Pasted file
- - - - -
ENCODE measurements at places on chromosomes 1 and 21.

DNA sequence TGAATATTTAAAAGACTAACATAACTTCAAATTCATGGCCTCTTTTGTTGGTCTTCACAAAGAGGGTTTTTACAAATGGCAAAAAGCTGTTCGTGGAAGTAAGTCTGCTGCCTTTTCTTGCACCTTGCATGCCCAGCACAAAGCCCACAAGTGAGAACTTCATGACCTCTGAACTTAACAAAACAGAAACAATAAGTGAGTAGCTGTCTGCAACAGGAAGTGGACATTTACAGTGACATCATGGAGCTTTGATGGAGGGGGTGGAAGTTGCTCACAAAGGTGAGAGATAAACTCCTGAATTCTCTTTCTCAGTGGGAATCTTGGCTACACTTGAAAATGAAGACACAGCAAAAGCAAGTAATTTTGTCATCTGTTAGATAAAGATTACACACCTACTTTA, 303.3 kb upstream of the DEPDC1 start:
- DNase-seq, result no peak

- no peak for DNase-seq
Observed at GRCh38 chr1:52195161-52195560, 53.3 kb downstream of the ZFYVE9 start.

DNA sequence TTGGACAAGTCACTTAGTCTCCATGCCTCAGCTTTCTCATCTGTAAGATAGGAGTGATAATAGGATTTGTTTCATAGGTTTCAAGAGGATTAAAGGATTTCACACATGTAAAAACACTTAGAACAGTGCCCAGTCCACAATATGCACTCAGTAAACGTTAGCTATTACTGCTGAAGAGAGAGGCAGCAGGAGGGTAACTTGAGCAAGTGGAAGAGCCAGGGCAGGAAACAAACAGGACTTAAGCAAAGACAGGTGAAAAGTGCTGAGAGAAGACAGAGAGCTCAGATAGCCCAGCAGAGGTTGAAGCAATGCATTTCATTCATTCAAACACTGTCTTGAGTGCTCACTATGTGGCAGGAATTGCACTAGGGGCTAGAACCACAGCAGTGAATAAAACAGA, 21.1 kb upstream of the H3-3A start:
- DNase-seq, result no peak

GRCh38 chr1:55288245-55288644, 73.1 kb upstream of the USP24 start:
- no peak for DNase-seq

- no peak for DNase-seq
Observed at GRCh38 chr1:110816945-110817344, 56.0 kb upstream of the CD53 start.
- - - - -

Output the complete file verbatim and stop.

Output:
ENCODE measurements at places on chromosomes 1 and 21.

DNA sequence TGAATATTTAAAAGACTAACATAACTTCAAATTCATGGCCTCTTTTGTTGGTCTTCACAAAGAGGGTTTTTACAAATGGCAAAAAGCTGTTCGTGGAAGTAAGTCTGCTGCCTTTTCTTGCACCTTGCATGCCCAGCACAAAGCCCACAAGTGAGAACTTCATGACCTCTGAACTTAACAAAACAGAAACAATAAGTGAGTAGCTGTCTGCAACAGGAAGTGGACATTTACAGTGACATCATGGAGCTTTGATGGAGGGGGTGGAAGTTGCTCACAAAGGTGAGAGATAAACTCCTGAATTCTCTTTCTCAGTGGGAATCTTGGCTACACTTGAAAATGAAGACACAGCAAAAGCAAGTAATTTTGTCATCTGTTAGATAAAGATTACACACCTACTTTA, 303.3 kb upstream of the DEPDC1 start:
- DNase-seq, result no peak

- no peak for DNase-seq
Observed at GRCh38 chr1:52195161-52195560, 53.3 kb downstream of the ZFYVE9 start.

DNA sequence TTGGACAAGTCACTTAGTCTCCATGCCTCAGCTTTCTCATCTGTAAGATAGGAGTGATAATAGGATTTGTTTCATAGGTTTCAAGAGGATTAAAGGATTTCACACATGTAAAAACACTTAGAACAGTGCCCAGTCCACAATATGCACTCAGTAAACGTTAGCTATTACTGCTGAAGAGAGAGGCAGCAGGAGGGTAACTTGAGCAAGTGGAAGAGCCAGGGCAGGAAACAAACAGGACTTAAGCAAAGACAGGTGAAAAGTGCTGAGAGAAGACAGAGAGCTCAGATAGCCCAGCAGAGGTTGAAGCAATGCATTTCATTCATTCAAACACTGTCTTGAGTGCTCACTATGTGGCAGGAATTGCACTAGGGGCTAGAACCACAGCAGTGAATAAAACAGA, 21.1 kb upstream of the H3-3A start:
- DNase-seq, result no peak

GRCh38 chr1:55288245-55288644, 73.1 kb upstream of the USP24 start:
- no peak for DNase-seq

- no peak for DNase-seq
Observed at GRCh38 chr1:110816945-110817344, 56.0 kb upstream of the CD53 start.